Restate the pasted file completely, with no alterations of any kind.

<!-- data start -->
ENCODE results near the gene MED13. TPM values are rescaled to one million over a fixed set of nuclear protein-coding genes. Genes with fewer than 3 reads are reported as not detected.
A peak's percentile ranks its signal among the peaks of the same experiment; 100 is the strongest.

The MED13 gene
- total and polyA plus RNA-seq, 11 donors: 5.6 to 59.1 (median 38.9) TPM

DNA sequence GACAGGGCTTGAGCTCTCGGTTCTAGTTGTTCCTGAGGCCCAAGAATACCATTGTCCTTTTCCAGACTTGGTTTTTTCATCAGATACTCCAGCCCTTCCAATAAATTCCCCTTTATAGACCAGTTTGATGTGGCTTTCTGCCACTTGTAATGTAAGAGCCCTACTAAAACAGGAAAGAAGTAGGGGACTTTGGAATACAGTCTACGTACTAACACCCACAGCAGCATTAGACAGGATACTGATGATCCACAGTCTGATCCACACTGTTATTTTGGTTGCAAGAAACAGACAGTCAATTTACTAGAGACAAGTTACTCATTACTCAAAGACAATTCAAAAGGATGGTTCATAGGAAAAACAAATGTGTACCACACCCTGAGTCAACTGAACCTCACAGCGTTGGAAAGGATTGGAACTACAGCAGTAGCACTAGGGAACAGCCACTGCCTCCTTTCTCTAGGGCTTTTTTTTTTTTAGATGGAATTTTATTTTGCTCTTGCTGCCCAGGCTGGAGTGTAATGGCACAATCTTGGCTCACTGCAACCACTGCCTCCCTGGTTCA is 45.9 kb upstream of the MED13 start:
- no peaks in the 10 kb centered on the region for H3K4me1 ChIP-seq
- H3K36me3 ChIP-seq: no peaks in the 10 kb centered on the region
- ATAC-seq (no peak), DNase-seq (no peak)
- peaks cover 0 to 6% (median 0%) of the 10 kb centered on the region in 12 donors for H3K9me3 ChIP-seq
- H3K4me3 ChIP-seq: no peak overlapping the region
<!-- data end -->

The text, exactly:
ENCODE results near the gene MED13. TPM values are rescaled to one million over a fixed set of nuclear protein-coding genes. Genes with fewer than 3 reads are reported as not detected.
A peak's percentile ranks its signal among the peaks of the same experiment; 100 is the strongest.

The MED13 gene
- total and polyA plus RNA-seq, 11 donors: 5.6 to 59.1 (median 38.9) TPM

DNA sequence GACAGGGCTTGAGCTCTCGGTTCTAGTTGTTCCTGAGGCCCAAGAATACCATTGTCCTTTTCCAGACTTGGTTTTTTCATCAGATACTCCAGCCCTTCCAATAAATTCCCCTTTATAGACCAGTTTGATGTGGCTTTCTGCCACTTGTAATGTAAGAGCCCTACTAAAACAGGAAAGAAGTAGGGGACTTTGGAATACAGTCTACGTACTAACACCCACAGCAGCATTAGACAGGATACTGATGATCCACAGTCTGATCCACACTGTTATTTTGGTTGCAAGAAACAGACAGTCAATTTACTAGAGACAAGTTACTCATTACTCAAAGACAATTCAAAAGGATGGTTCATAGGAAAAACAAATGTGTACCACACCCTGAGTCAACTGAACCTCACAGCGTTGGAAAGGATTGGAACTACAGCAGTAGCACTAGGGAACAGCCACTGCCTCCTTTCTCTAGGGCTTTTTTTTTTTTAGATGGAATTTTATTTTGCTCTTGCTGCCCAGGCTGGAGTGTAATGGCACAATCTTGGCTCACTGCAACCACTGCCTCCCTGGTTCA is 45.9 kb upstream of the MED13 start:
- no peaks in the 10 kb centered on the region for H3K4me1 ChIP-seq
- H3K36me3 ChIP-seq: no peaks in the 10 kb centered on the region
- ATAC-seq (no peak), DNase-seq (no peak)
- peaks cover 0 to 6% (median 0%) of the 10 kb centered on the region in 12 donors for H3K9me3 ChIP-seq
- H3K4me3 ChIP-seq: no peak overlapping the region